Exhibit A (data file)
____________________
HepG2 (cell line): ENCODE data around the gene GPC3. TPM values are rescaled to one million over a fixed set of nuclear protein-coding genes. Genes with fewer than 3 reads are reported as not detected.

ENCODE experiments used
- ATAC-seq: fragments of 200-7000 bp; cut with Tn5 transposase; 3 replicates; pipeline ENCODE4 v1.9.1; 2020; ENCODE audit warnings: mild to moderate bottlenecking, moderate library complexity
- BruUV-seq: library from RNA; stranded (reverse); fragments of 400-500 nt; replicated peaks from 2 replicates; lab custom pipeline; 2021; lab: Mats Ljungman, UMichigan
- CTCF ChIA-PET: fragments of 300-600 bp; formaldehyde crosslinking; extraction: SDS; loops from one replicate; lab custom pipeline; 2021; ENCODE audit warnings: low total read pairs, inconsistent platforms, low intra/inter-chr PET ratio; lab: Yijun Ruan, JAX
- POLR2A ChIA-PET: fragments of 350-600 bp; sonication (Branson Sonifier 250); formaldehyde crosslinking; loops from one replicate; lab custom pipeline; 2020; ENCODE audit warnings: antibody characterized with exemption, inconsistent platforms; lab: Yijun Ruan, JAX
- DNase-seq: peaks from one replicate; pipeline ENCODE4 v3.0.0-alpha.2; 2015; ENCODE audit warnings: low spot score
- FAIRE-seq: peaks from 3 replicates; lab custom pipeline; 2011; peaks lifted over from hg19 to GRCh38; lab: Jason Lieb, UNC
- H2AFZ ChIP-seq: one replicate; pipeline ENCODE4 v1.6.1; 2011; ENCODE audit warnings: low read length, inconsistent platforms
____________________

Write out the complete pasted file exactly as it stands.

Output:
HepG2 (cell line): ENCODE data around the gene GPC3. TPM values are rescaled to one million over a fixed set of nuclear protein-coding genes. Genes with fewer than 3 reads are reported as not detected.

ENCODE experiments used
- ATAC-seq: fragments of 200-7000 bp; cut with Tn5 transposase; 3 replicates; pipeline ENCODE4 v1.9.1; 2020; ENCODE audit warnings: mild to moderate bottlenecking, moderate library complexity
- BruUV-seq: library from RNA; stranded (reverse); fragments of 400-500 nt; replicated peaks from 2 replicates; lab custom pipeline; 2021; lab: Mats Ljungman, UMichigan
- CTCF ChIA-PET: fragments of 300-600 bp; formaldehyde crosslinking; extraction: SDS; loops from one replicate; lab custom pipeline; 2021; ENCODE audit warnings: low total read pairs, inconsistent platforms, low intra/inter-chr PET ratio; lab: Yijun Ruan, JAX
- POLR2A ChIA-PET: fragments of 350-600 bp; sonication (Branson Sonifier 250); formaldehyde crosslinking; loops from one replicate; lab custom pipeline; 2020; ENCODE audit warnings: antibody characterized with exemption, inconsistent platforms; lab: Yijun Ruan, JAX
- DNase-seq: peaks from one replicate; pipeline ENCODE4 v3.0.0-alpha.2; 2015; ENCODE audit warnings: low spot score
- FAIRE-seq: peaks from 3 replicates; lab custom pipeline; 2011; peaks lifted over from hg19 to GRCh38; lab: Jason Lieb, UNC
- H2AFZ ChIP-seq: one replicate; pipeline ENCODE4 v1.6.1; 2011; ENCODE audit warnings: low read length, inconsistent platforms